Lying is many things: an art, a way to get out of trouble, a way to get into trouble, a method of avoiding hurting other peoples' feelings, and a sign that you're probably doing something morally awkward. But, in its infinite variety, it's clear that lying is essential to human communication — and that has raised some interesting questions. Why have humans evolved to be able to tell lies with such ease, and how has that ability helped us survive?
Lying and deception (both unintentional and deliberate) are well-known in the animal kingdom — from camouflage markings used by smaller animals to confuse larger animals who might want to eat them to birds who trick meerkats into believing predators are afoot in order to get them to abandon their food. In those contexts, lying serves pretty clear functions: by creating expectations and impressions that differ from reality, animals (and insects, and everything else) are able to hide weaknesses, escape danger, triumph over rivals, and generally gain advantages in the struggle for resources and sexual reproduction.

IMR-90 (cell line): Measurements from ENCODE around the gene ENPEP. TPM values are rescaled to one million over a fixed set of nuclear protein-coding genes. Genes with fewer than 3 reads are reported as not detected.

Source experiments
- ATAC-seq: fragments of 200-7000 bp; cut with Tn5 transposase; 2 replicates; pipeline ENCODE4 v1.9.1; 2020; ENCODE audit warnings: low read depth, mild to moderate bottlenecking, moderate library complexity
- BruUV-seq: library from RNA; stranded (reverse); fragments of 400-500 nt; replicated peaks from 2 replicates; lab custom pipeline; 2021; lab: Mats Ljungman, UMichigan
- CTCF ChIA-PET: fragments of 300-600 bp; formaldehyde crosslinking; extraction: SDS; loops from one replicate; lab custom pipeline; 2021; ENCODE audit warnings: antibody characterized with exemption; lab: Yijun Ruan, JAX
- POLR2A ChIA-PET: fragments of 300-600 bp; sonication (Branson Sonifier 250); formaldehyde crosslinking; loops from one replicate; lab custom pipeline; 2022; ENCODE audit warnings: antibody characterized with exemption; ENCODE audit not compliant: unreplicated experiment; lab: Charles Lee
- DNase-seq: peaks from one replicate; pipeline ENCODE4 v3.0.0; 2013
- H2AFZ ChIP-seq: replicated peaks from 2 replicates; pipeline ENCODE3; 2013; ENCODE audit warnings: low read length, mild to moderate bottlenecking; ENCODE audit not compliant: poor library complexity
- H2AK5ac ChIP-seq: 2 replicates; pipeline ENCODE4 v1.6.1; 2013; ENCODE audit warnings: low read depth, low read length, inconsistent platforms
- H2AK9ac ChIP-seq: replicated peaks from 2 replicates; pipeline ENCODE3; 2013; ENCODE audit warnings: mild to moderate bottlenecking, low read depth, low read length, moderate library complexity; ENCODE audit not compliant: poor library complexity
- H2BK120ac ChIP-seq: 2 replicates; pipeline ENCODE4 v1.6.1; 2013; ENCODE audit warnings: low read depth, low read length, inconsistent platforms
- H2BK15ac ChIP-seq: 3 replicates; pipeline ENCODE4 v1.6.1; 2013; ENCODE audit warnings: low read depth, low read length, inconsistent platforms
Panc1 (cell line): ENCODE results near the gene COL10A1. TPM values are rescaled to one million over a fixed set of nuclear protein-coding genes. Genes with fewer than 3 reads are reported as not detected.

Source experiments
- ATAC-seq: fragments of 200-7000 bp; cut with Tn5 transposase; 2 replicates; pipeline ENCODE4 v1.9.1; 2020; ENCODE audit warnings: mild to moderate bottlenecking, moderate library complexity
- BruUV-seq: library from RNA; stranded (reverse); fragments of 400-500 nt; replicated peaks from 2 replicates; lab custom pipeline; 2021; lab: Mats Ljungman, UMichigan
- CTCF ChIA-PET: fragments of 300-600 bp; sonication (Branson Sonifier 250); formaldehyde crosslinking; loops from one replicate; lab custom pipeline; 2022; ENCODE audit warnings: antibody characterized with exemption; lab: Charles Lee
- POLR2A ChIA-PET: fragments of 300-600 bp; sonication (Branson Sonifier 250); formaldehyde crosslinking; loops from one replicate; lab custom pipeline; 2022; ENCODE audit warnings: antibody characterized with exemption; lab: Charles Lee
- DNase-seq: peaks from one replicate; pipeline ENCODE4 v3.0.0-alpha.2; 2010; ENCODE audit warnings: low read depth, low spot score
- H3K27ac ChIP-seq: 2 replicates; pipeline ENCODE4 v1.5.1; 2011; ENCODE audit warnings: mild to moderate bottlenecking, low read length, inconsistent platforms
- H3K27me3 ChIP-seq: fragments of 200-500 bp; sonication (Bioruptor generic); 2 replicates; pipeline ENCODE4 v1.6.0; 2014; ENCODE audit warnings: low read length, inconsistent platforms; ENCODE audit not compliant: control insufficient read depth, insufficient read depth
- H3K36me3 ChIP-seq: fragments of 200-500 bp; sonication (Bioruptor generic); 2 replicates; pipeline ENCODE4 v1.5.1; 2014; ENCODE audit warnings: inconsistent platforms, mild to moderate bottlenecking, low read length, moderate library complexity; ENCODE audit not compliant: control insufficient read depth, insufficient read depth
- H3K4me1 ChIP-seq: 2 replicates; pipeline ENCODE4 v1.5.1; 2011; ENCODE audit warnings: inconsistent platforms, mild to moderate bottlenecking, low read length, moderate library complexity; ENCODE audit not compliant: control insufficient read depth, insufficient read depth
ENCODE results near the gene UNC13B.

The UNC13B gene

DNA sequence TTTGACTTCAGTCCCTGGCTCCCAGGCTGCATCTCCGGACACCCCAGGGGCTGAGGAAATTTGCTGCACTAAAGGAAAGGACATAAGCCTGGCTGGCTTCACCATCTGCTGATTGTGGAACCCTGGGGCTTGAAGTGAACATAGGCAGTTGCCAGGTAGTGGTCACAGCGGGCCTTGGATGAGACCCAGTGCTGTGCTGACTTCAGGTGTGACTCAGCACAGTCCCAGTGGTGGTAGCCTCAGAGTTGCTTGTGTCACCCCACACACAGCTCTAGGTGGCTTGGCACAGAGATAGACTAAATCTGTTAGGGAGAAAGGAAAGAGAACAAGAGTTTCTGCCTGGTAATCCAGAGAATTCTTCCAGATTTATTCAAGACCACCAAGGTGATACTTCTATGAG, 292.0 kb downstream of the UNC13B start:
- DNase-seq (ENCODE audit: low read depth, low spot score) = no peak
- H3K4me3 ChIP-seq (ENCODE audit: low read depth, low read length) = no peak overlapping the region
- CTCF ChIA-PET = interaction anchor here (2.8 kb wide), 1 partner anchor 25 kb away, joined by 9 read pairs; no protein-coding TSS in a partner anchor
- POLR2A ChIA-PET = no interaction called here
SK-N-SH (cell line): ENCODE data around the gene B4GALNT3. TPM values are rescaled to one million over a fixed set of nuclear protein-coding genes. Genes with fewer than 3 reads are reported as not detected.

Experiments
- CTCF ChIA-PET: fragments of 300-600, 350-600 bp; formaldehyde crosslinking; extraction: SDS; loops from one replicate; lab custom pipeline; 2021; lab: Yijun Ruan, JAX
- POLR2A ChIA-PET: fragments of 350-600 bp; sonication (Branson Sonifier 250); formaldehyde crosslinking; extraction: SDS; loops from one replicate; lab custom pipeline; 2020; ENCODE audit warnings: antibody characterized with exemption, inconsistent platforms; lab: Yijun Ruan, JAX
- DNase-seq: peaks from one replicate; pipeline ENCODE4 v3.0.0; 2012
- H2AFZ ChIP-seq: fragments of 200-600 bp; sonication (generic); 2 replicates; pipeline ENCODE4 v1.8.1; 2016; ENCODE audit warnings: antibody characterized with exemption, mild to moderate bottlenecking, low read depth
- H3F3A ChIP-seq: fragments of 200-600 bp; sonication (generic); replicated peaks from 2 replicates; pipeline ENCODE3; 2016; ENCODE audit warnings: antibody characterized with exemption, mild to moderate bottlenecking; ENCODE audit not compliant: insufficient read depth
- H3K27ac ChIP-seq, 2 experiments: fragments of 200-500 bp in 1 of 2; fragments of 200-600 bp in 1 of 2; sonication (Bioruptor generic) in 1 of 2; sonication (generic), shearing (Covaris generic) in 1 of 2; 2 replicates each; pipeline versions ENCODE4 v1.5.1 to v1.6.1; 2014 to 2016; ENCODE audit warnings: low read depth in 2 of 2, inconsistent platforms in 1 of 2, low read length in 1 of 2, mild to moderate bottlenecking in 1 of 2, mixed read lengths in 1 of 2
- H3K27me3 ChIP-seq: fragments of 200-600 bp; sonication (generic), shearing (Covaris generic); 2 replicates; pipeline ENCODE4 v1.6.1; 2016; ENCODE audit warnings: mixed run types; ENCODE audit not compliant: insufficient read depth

But when it comes to humans, the chances for lying expand exponentially because of our use of language, and so does its purpose. When it comes to lies, from little white ones to fibs as big as a whale, we've evolved to take the truth a little easy when it helps us make life easier for ourselves and others.